Sharenting: parent-child social media sharing

Family Lifestyle TV Highlights

It’s safe to say, we’ve all spent a lot more time at home, online, and with family this year. Social media usage has rocketed, sparking great conversation about our usage and safety. Andrew and Louise Cherrie recently came to the TBN UK studios with their children, and family friend, Mike Bugembe, who is a data scientist and analytics expert. They gathered around the table to discuss ‘Sharenting’ – the parenting social media habit that poses some interesting questions…   

“Sharenting, put simply, is the habitual use of social media to share news and images of your own children,” said Andrew Cherrie. We’ve collated some of the most interesting points from the show along with additional information to support your social media sharing. Of course, it’s important to remember that every family is different! Some parents won’t share at all, some will omit names and faces, while others are happy to share openly. These points are just a guideline to gain some social-media insight: 

Even your toddler has a digital footprint 

As soon as information about our children is posted, shared or filled in online, a ‘digital’ identity surrounding that child is built. Even names, first steps and health issues can begin to build a usable idea of who our children are and who they will become. As they grow, information on their habits, personalities and physicality can be used in huge ways, and the effect will only grow as they do! This is why it’s important to take notice of the things you post. The information provided to social media channels can also shape your parenting! It can affect what sort of parenting adverts you see, change your beliefs about parenting practices, or even influence what schools you choose.  

The details are a matter of safety  

During the discussion, Mike explained: “The moment you take a picture, it contains all of that information about that particular place.” These include the places we go with our children, what we do with them, and at what times we do them. Details such as your outfits or ‘check-ins’ at certain places could provide information on which way you travel to a certain place, or when your children might be alone. For example, providing your child’s school logo, uniform or name in a photo – if teamed with info on the area you live in – could provide someone with a pretty accurate idea of your child’s journey to school. Thinking a little more carefully about what can be deciphered by your posts is a great way to stay safe and post wisely.

Avoid entering the echo-chamber  

You may have heard the phrase ‘echo-chamber’ referring to the effect of only being exposed to like-minded people and things. Whether in politics, health or parenting – only seeing the sort of posts and adverts you like, from the people you like, can be very damaging. When it comes to what we post on social media – all of these findings can show patterns about our preferences based on the weather, time of year or even the mood we are in.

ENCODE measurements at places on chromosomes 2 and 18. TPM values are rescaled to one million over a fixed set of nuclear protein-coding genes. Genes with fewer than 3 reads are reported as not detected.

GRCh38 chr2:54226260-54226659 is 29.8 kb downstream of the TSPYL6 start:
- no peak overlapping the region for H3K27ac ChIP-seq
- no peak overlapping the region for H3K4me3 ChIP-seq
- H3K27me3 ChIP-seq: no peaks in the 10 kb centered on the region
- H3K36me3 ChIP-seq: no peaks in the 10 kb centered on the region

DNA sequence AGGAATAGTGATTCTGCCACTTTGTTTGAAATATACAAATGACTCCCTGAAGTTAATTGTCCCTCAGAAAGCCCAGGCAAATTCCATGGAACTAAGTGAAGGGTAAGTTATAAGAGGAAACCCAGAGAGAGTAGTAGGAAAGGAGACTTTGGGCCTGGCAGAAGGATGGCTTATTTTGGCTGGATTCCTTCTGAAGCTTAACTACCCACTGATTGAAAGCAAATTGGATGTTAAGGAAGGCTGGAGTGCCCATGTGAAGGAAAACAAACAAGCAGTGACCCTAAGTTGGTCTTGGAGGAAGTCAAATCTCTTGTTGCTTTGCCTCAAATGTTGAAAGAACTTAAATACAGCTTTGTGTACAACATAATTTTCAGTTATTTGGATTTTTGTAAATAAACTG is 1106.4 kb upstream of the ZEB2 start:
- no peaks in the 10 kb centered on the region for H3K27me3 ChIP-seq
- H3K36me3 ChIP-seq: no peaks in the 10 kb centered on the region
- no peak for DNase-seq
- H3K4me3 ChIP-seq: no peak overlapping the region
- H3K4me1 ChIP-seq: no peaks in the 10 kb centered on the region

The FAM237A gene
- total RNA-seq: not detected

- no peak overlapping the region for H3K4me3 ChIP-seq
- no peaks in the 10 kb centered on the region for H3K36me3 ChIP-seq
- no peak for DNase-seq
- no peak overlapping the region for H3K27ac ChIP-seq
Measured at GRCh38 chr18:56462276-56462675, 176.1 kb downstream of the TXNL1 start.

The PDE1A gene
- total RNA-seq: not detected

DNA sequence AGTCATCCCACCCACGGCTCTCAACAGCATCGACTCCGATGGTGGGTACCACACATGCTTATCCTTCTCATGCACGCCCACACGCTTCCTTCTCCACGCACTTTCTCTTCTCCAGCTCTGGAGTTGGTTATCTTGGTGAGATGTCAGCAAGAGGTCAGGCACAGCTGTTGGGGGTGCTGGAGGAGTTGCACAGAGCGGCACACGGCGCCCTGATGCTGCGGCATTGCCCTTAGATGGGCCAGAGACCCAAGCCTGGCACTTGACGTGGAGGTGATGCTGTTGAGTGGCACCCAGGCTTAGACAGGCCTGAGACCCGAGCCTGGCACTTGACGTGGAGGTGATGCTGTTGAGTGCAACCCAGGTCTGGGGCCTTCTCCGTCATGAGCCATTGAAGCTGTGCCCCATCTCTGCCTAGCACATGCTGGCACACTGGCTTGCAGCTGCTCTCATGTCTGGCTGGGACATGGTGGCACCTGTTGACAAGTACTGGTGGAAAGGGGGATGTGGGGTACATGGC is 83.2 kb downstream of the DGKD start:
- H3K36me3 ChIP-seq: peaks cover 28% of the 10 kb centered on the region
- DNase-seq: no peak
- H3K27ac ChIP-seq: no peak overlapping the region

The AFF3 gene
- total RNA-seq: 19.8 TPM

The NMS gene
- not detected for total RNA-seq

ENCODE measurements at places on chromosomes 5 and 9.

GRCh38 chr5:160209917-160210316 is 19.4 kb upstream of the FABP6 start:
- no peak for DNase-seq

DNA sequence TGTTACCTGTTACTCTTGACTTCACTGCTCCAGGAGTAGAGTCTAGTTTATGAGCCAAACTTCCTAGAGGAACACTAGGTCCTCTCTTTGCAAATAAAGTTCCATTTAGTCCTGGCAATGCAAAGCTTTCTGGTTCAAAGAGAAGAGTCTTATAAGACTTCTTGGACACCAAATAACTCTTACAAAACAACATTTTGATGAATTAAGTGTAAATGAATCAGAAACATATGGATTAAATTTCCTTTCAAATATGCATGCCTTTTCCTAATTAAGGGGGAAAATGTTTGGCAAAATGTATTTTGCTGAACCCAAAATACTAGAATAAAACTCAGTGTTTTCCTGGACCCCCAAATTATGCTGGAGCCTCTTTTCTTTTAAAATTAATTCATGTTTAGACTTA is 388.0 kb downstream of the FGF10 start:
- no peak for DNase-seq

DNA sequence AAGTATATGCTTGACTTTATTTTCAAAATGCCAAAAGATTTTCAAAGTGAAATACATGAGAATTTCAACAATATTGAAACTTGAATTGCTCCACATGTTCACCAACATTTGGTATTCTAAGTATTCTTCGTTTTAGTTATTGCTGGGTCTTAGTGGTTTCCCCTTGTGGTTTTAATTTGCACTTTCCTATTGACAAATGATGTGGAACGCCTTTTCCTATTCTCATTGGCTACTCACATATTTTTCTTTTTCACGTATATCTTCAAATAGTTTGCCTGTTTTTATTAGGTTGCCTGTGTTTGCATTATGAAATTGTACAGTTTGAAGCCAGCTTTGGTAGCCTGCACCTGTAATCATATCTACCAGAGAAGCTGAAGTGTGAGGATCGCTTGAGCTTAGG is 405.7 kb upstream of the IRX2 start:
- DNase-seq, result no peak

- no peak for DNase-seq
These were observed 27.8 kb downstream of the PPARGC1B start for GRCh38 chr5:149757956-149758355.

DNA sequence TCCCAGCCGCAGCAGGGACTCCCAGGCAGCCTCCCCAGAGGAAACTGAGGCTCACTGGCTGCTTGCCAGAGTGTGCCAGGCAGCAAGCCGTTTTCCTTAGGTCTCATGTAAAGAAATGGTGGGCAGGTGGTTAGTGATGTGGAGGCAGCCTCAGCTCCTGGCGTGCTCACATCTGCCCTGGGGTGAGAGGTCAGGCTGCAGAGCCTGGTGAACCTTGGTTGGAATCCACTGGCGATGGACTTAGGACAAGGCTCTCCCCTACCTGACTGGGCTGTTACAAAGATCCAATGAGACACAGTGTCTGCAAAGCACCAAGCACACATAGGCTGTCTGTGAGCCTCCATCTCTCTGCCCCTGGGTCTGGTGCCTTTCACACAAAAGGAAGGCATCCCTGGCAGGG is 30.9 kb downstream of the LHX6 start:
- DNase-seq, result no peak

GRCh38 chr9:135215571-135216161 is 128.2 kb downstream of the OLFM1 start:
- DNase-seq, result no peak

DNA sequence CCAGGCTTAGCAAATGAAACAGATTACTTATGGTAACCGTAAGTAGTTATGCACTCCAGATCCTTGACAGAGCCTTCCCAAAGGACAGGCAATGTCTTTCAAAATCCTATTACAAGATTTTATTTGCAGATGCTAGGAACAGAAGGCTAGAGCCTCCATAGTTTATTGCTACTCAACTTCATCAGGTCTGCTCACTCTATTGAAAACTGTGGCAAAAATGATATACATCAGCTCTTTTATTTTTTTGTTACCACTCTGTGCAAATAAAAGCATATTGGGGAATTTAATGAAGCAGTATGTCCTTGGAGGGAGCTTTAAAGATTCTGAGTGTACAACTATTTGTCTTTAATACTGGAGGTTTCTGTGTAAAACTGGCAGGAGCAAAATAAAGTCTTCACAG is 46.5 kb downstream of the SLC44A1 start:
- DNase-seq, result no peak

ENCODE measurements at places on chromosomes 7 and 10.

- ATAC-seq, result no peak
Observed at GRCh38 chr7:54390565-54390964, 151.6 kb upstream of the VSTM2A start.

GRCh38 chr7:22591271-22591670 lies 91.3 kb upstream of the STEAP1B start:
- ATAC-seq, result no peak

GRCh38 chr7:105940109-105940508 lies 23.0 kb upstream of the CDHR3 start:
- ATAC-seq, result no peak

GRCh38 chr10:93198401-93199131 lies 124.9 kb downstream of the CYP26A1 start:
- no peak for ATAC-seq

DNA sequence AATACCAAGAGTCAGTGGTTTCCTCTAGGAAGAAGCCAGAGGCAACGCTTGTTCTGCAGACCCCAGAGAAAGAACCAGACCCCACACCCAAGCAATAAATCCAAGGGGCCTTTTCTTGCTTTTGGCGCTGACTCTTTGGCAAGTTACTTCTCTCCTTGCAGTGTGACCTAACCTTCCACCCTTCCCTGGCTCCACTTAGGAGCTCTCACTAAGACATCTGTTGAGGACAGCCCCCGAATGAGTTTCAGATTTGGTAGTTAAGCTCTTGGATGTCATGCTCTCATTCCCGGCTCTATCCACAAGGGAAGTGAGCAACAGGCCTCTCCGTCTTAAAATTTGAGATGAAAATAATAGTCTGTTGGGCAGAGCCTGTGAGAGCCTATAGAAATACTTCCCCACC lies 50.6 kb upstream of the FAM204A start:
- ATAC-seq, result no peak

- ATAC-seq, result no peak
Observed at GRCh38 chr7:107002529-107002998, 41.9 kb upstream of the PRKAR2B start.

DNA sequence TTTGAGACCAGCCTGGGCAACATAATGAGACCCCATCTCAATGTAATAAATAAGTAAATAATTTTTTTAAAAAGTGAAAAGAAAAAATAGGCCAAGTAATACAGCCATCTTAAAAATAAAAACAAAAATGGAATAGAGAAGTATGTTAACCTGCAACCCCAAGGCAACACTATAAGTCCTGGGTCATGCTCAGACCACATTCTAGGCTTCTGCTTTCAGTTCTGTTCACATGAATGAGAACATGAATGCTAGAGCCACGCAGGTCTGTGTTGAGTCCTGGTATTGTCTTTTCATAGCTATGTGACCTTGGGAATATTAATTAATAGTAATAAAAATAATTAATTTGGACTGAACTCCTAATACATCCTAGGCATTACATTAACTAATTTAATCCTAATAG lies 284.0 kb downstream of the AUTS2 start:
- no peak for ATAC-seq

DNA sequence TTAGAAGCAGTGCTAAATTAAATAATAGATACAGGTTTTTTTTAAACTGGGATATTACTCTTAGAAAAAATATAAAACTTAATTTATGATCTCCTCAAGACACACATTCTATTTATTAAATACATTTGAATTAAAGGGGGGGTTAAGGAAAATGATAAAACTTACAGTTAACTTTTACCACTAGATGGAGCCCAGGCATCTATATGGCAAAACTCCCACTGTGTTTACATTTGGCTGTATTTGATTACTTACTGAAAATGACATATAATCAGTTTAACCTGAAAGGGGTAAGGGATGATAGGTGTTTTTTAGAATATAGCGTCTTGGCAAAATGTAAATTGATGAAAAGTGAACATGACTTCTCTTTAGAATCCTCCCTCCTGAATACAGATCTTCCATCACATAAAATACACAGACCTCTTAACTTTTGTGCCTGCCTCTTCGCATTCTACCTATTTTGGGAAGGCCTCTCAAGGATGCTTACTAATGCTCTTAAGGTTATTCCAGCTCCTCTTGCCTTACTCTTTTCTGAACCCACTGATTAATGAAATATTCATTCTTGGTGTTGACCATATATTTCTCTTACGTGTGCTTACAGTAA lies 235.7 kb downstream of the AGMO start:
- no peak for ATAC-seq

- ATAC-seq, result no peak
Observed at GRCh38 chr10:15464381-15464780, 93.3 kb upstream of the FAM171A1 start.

It’s no wonder we often see advertisements for things we have only just spoken about with friends! Mike explained: “With all of the digital footprint that we’ve left out there, they don’t need to listen to you in order to predict what you’re likely to say or search for.” Making sure we engage with a broader group of topics, people and views can help us to stay away from the narrowing school of thoughts social media can sometimes provide.  

What happens now can impact on their future  

Mike used the example of how his father would carry a photo of his children in his wallet – to show others. This example still draws on the love of the parent and their desire to share, however, the impact of a physical photo in a wallet is much less than that of a string of digital posts. The group discussed how some images of experiences, teaching moments or difficult instances with your children can shape the person they become into the future.

The children at the table discussed how images they found embarrassing, affected them too. As children get older, teaching them about the impact of oversharing is a great idea – as Mike explained, information is commonly used for recruitment: whether for a job, university or even support schemes. So what parents and children share now, can even affect their opportunities as they enter education, careers and beyond.

Watch the discussion and find more great tips of parenting children of all ages here.


Taylor Bentliff

Taylor works within our brand team at TBN UK, looking after the majority of our editorial copy and wording across online, print, and production platforms. Taylor has spent 10 years working in Christian media and loves to bring words together to share God's truth.

You may have seen her on various TBN UK programmes including Big Church Day Out, TBN Meets, Start Your Day, Praise, and Partner Time.

She is also a Bible teacher and shares some of her passion for the Word of God on the channel and on our exciting new Grow with TBN UK platform. Why not join one of her workshops!

She is also the founder of Clarity Magazine for Christian women, and on the Leadership Team for Newday, a Christian youth event coming soon to TBN UK!